Tammy’s mobile life began in Spotsylvania County, Virginia, an area once rural and now taken over by urban DC sprawl to the point where, to Tammy, it’s become unrecognizable.  From there she edged on down to Blacksburg, Va, to attend Virginia Tech.  After she’d been there for a while she was followed by her parents when her father “just happened” to get a job in the Roanoke area.  “We’re a close family,” Tammy smiles.  Tammy and Jay then migrated to Floyd, Virginia where she began to exchange emails and then real-life visits with Dori Fritzinger whom she “met” on an organic farming website.  Dori, who farms near Mt. Airy, is the subject of another article at “How Does a House Become a Homestead”.  Floyd, for those who’ve never been there, and that will be most of you, is located in a county with only one “red light,” as the locals call it. It’s an indigenous farming locale that’s been invaded by hipsters of various stripes and is noted for its enclave of excellent old-time musicians, making it a stop on Virginia’s “Crooked Road Heritage Music Trail.”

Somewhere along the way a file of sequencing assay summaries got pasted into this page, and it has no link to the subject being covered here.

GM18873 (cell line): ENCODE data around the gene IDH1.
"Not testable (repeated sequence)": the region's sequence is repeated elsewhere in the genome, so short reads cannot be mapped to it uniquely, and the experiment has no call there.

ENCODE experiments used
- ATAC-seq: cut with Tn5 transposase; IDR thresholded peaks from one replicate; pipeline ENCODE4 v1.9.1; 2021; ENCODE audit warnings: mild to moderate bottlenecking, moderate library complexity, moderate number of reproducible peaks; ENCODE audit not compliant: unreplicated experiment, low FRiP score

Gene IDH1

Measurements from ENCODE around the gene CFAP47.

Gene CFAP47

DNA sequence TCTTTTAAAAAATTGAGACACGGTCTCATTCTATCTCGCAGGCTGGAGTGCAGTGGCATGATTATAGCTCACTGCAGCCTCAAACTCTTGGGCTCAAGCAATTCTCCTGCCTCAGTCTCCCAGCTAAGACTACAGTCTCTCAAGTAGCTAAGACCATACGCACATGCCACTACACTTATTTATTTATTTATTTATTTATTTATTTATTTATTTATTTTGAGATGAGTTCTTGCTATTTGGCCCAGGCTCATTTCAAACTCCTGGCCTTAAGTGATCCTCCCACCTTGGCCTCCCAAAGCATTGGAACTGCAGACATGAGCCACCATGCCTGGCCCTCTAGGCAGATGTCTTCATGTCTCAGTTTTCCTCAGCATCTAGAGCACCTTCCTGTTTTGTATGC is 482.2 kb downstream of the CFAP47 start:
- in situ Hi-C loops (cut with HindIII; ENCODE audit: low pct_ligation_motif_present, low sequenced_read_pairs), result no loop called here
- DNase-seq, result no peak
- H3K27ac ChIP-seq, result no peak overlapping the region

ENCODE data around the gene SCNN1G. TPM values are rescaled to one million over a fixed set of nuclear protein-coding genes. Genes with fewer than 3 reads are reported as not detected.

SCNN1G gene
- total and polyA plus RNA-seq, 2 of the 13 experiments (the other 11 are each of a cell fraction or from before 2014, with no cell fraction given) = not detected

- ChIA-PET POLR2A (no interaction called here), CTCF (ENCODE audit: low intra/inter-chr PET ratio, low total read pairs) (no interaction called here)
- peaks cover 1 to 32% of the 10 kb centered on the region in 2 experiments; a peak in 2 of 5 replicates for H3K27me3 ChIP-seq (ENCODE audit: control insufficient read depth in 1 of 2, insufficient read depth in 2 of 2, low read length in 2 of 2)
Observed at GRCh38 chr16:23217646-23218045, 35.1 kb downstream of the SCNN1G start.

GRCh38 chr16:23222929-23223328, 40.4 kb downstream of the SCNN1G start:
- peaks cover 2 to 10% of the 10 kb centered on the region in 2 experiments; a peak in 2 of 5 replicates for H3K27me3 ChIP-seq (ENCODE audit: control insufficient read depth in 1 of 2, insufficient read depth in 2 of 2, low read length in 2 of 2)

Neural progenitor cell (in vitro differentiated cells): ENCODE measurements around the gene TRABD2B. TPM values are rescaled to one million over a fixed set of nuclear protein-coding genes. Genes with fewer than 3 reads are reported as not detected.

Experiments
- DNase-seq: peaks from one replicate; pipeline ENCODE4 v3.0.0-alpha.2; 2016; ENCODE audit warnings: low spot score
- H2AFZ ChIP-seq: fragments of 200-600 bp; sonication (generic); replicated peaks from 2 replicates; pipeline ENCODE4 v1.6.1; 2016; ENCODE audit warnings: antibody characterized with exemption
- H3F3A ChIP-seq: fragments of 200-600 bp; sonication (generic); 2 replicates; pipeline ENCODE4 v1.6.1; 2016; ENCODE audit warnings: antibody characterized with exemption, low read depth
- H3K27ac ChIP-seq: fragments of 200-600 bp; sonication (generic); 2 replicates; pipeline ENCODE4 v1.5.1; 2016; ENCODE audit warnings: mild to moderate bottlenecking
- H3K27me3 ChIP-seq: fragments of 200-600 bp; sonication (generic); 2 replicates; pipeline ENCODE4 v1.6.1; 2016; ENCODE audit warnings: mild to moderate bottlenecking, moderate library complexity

But that was not a sufficient draw for Tammy.  After Jay was laid off from work, more than once the victim of downsizing or corporate sangfroid, she realized she’d been spending nearly every weekend visiting Dori.  “So I decided, why drive 45 minutes each way when I can move down there and see her whenever I like?”  That’s how she ended up in Mt. Airy.